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Old 05-04-2005, 01:30 AM   #1
Registered: Mar 2002
Location: California, USA
Posts: 41

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Graphical management tool for multiple systems?

Does anyone know of a graphical tool or some tools for remotely managing a number of Linux systems? I've checked out Webmin and it's very nicely done, but it doesn't do quite what I want. You can apply some configuration functions to multiple systems, but only one at a time. There is not functionality to, for example, add a particular user to five different machines at once, or manage Apache config simultaneously across several machines.

We are using Red Hat Enterprise at our shop and our system administrators are hating it because they come from a Windows and Novell background and are not accustomed to doing everything on the command line. There are the Red Hat graphical administration tools of course but they are of very uneven quality. Some are OK, some are virtually unusable. Also, those tools all only work on the system they're installed on. They don't work on a whole bunch of machines at once.

Any advice would be appreciated. Thanks.

Old 05-04-2005, 06:23 PM   #2
Registered: Oct 2004
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Seems to me you are looking for dsh, which allows you so send a command over ssh to multiple hosts at the same time.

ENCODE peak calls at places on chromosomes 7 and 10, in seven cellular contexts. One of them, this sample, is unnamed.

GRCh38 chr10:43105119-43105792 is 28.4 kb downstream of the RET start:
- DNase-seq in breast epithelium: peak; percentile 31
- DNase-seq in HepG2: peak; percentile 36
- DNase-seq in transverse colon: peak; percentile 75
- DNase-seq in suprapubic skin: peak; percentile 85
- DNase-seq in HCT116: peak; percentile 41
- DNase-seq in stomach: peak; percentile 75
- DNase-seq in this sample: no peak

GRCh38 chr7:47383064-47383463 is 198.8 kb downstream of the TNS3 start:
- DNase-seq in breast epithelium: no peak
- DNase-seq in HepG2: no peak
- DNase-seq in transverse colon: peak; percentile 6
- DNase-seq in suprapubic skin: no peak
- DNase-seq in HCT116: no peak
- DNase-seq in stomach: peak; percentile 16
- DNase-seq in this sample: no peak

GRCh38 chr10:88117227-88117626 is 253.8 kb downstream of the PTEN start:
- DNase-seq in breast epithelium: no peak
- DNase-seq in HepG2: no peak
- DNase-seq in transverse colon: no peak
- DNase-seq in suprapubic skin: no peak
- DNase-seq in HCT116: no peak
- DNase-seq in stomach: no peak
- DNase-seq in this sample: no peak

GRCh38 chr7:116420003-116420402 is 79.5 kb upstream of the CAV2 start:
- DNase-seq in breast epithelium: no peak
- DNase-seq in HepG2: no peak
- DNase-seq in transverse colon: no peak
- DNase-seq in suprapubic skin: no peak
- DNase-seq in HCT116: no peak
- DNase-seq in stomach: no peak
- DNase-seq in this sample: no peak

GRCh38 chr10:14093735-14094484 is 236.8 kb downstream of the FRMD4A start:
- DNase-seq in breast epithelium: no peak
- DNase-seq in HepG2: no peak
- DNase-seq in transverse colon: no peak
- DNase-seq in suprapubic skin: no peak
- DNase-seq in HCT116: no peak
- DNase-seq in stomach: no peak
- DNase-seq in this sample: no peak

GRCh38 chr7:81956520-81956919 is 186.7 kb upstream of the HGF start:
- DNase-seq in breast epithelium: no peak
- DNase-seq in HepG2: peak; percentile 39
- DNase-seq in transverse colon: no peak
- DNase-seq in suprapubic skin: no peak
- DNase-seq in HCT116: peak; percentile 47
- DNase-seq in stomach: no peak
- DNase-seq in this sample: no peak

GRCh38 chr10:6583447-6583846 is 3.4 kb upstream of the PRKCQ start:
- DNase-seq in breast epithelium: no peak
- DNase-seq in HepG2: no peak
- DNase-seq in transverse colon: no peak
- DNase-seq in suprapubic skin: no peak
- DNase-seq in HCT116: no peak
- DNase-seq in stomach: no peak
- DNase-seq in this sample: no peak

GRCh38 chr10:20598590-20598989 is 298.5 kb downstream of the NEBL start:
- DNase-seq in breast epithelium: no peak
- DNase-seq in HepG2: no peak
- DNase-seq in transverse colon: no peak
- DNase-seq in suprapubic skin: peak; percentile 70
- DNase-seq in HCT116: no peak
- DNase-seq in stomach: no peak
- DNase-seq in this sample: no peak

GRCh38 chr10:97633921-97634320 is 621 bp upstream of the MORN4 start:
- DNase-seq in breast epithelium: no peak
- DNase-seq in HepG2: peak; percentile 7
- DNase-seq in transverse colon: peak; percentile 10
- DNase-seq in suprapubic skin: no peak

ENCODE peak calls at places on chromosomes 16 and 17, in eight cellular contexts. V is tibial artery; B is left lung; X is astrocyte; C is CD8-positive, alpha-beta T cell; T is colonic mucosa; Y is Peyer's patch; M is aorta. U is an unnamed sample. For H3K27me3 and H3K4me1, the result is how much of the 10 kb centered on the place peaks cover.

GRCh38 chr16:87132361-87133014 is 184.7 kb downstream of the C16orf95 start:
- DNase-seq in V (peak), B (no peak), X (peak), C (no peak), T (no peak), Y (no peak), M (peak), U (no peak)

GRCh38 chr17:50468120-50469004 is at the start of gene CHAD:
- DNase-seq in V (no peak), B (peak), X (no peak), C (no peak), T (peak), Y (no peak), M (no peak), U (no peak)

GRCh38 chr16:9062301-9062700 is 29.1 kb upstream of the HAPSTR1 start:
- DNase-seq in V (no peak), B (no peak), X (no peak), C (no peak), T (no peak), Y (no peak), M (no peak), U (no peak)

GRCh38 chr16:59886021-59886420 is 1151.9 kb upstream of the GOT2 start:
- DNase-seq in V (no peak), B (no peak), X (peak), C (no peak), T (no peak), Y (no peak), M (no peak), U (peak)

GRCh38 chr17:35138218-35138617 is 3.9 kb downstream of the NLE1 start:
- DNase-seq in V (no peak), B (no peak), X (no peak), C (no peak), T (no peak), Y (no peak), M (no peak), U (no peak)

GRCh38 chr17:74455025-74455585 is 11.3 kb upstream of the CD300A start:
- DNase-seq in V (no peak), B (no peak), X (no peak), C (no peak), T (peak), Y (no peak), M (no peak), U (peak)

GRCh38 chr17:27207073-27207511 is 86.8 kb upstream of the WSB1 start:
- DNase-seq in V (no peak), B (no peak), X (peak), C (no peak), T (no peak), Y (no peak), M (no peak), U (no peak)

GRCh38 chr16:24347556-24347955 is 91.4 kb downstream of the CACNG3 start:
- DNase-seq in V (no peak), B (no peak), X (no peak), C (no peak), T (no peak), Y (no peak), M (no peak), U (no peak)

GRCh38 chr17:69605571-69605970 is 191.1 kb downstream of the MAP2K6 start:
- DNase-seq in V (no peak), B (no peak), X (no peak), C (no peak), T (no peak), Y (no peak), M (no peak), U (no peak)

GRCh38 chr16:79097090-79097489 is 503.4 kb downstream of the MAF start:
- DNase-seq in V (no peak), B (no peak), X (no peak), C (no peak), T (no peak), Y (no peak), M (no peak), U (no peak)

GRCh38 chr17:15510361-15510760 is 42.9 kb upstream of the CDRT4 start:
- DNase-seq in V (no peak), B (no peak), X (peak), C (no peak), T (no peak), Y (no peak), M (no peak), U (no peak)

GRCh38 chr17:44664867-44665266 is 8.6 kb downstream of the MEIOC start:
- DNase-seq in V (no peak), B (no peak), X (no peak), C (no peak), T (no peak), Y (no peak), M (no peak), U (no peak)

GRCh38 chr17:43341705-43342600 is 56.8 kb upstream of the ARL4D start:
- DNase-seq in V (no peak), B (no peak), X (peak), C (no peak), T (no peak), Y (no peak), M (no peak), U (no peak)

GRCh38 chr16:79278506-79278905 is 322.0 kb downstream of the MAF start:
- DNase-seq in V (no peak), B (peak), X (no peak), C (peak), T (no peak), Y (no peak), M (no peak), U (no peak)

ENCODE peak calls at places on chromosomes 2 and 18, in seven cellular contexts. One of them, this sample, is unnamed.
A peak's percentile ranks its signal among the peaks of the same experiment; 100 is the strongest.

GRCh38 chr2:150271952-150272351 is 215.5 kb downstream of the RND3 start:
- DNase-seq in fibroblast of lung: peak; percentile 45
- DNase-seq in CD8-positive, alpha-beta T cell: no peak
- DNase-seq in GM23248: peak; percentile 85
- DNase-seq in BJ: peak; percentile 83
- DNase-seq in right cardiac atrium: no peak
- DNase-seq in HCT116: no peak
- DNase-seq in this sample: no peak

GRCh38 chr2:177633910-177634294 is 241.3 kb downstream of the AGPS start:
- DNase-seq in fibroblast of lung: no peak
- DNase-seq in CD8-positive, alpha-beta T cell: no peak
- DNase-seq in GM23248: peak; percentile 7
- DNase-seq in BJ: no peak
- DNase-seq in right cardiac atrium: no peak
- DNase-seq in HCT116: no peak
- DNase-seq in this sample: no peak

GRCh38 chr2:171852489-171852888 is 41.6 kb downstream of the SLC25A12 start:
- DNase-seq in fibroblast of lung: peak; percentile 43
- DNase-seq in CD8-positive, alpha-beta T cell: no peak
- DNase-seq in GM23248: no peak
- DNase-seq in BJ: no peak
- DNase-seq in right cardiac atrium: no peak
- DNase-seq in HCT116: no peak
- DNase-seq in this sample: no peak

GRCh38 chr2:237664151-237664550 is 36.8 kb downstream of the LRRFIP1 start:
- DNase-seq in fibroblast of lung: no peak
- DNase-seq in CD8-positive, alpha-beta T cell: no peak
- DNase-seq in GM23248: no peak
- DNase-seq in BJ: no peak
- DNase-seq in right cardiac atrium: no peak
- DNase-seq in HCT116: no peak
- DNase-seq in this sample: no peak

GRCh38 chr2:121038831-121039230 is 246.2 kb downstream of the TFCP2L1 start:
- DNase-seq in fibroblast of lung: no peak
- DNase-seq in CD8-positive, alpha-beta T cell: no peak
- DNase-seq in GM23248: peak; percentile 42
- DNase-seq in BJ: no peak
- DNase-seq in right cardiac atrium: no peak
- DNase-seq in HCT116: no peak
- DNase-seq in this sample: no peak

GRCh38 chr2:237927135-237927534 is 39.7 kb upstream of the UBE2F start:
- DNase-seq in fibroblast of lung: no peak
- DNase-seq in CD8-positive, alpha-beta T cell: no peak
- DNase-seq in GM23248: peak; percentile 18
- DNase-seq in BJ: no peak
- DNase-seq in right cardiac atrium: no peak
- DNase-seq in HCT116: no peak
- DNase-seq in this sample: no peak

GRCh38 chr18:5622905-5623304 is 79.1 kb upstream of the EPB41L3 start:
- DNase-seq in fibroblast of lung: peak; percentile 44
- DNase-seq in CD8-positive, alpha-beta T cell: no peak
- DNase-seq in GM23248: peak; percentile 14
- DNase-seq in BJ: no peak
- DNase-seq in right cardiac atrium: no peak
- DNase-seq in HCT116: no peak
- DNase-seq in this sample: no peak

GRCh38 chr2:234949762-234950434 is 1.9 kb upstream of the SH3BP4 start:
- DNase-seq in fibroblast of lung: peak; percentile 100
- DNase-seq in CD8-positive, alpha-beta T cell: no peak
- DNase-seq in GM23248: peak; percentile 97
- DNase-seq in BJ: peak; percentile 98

Old 05-04-2005, 06:30 PM   #3
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Location: East Centra Illinois, USA
Distribution: Debian stable
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Don't know if this if what you have in mind.

I used, and entered the keywords 'remote management software', which returned 178,000 hits.
Old 05-04-2005, 06:33 PM   #4
Registered: Oct 2004
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I didn't address the lack of GUI interfaces, but you can probably get the interfaces if you ssh -X so the X is forwarded to you so you get the grafical configuration interfaces, but if these are servers they shouldn't actually have them.

Other options are rsyncing the relavant config files with a cron job or some other form of replication. Using a centralized user managment system like ldap. Using a centralized directory service like NIS(careful on the security, it is not encrypted).

You can translate to them that ldap+NIS gives something like active directory.

If you use dsh the best option is to use public key authentication so you don't have to type the password for the command and can make some nice scripts.
Old 05-05-2005, 11:51 AM   #5
Registered: Mar 2002
Location: California, USA
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Thanks for the replies so far. That's very helpful. I had not know about dsh before.


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